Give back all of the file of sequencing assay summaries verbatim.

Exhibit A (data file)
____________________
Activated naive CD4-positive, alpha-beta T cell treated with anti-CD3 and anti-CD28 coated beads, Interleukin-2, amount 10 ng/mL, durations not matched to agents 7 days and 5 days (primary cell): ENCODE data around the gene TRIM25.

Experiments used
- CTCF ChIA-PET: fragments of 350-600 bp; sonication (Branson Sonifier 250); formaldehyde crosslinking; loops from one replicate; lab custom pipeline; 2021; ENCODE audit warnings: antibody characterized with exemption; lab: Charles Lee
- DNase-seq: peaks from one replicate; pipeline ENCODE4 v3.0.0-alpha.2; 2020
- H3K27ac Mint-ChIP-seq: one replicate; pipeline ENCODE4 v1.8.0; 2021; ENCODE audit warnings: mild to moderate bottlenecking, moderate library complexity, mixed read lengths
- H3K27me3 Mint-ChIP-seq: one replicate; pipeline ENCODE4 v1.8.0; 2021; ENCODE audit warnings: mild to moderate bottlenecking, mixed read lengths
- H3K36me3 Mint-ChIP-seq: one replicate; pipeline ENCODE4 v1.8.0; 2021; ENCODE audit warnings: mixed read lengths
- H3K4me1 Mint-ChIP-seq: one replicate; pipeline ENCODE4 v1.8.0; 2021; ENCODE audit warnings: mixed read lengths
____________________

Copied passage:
Activated naive CD4-positive, alpha-beta T cell treated with anti-CD3 and anti-CD28 coated beads, Interleukin-2, amount 10 ng/mL, durations not matched to agents 7 days and 5 days (primary cell): ENCODE data around the gene TRIM25.

Experiments used
- CTCF ChIA-PET: fragments of 350-600 bp; sonication (Branson Sonifier 250); formaldehyde crosslinking; loops from one replicate; lab custom pipeline; 2021; ENCODE audit warnings: antibody characterized with exemption; lab: Charles Lee
- DNase-seq: peaks from one replicate; pipeline ENCODE4 v3.0.0-alpha.2; 2020
- H3K27ac Mint-ChIP-seq: one replicate; pipeline ENCODE4 v1.8.0; 2021; ENCODE audit warnings: mild to moderate bottlenecking, moderate library complexity, mixed read lengths
- H3K27me3 Mint-ChIP-seq: one replicate; pipeline ENCODE4 v1.8.0; 2021; ENCODE audit warnings: mild to moderate bottlenecking, mixed read lengths
- H3K36me3 Mint-ChIP-seq: one replicate; pipeline ENCODE4 v1.8.0; 2021; ENCODE audit warnings: mixed read lengths
- H3K4me1 Mint-ChIP-seq: one replicate; pipeline ENCODE4 v1.8.0; 2021; ENCODE audit warnings: mixed read lengths